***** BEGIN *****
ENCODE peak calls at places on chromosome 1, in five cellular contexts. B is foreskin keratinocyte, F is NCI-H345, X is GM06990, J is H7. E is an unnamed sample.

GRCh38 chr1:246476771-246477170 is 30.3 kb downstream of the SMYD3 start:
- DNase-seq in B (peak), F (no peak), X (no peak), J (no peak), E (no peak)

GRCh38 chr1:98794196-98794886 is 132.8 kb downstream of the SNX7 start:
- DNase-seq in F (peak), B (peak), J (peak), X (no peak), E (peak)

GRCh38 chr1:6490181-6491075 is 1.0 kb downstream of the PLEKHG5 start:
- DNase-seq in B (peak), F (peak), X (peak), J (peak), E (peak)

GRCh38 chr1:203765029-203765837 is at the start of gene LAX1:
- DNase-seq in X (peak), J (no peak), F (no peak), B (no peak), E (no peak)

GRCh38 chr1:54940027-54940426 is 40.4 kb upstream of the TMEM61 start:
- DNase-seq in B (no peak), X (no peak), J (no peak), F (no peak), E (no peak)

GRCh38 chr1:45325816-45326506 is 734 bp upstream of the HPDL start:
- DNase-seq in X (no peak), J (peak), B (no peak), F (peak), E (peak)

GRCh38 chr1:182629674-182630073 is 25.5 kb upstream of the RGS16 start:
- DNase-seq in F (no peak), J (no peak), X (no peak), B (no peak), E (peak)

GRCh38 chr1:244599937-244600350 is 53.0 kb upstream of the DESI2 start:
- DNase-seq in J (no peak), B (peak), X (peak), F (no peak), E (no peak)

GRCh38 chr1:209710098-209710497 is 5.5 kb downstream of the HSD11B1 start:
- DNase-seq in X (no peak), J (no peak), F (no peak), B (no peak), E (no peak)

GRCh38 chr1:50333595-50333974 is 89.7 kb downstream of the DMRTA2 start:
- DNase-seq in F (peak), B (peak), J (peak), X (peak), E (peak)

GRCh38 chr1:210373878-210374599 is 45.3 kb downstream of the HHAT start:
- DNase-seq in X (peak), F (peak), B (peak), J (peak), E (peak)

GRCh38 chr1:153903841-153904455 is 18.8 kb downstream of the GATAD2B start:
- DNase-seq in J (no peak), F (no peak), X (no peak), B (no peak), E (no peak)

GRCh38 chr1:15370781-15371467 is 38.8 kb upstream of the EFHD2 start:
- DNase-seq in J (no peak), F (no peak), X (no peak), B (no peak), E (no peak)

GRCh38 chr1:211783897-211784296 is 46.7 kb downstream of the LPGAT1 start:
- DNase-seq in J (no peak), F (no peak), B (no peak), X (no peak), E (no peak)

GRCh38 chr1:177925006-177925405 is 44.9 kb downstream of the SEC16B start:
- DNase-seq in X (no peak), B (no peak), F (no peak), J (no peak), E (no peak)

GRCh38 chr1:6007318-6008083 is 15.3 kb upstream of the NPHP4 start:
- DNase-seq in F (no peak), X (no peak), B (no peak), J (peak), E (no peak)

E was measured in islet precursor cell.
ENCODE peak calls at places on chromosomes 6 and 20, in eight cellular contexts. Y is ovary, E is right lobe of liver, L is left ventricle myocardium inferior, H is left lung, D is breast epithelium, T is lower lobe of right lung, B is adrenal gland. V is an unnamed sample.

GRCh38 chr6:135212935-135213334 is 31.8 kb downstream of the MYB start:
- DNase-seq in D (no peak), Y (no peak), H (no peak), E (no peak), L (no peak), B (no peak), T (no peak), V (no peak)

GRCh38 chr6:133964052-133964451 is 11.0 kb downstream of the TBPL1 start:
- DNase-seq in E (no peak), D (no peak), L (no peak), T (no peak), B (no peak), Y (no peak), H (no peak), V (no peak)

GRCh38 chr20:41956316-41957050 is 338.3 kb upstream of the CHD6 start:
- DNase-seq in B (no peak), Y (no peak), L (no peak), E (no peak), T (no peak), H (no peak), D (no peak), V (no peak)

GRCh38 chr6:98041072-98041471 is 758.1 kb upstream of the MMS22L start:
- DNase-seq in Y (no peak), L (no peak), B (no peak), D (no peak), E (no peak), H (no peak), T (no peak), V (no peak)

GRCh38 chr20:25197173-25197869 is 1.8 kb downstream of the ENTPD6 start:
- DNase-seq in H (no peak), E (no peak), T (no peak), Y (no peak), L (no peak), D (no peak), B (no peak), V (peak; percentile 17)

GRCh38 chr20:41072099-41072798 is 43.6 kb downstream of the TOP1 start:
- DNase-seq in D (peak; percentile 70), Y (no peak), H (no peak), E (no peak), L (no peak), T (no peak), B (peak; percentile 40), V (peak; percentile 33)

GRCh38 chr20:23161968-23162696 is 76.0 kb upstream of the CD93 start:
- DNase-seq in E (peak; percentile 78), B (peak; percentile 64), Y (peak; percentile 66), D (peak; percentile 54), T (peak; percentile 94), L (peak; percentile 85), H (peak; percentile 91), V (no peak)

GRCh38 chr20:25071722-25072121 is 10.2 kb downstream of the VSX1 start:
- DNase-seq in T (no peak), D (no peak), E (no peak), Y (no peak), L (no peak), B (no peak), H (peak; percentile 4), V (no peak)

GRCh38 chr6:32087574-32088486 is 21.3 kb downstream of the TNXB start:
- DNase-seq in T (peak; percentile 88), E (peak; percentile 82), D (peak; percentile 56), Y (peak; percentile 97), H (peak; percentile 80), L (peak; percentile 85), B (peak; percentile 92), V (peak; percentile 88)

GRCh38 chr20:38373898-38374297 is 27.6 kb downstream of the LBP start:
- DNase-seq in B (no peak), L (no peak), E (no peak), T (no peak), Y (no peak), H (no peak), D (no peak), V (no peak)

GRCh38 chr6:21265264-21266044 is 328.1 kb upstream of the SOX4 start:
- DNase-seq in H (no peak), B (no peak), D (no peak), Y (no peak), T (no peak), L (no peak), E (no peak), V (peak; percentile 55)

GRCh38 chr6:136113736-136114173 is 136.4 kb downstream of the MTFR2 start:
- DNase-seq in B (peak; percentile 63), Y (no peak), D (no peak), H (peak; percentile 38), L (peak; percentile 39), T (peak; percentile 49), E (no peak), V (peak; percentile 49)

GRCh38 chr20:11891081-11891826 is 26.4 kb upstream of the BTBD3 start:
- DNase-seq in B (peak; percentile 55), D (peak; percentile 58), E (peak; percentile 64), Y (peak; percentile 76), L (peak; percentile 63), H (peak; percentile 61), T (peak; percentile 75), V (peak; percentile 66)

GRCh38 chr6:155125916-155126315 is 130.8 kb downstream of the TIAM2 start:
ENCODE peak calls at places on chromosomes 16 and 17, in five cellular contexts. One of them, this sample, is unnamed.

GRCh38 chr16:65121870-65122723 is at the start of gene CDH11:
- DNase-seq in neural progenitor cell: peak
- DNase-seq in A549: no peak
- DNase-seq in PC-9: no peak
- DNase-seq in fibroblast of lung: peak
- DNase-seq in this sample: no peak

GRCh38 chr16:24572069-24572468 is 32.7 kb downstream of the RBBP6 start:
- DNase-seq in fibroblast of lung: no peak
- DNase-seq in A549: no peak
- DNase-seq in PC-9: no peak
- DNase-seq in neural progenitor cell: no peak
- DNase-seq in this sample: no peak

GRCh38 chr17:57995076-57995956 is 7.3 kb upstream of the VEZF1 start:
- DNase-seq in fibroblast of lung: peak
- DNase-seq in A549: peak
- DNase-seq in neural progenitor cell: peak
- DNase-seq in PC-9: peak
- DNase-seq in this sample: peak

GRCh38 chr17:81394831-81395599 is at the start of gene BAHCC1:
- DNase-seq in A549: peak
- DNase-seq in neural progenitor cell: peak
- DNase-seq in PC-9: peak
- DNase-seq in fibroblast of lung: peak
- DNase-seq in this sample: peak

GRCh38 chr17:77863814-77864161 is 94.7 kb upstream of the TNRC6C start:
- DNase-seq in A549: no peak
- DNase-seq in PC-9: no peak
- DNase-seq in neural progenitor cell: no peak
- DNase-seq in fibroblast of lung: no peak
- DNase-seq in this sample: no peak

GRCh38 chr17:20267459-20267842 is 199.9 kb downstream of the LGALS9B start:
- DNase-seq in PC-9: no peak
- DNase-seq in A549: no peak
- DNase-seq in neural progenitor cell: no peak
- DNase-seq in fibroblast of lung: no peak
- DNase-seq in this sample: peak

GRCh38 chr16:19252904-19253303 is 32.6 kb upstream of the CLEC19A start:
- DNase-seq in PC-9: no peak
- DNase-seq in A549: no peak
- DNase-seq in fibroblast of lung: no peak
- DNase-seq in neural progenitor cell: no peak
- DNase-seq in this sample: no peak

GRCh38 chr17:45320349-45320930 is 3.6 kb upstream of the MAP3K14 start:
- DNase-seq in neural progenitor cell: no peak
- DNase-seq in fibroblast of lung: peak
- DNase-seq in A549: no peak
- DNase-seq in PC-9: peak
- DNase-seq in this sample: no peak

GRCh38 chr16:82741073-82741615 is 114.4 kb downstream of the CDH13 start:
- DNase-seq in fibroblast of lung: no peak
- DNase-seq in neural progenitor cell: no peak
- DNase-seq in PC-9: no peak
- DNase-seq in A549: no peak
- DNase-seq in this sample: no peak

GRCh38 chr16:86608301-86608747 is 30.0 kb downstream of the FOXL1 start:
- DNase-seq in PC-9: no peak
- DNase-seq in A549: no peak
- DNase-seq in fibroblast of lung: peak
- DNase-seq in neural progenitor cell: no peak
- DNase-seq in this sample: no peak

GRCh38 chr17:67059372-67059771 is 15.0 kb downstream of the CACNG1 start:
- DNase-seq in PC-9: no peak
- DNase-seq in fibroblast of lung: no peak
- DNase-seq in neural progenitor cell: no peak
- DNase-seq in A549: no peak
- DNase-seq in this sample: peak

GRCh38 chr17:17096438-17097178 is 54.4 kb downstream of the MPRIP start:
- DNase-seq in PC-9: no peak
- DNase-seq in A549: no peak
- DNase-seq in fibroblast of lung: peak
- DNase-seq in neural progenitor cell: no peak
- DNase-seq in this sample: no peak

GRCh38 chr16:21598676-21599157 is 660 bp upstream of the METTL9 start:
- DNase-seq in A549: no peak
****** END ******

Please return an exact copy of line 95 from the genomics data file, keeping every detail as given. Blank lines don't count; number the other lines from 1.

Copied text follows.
- DNase-seq in PC-9: no peak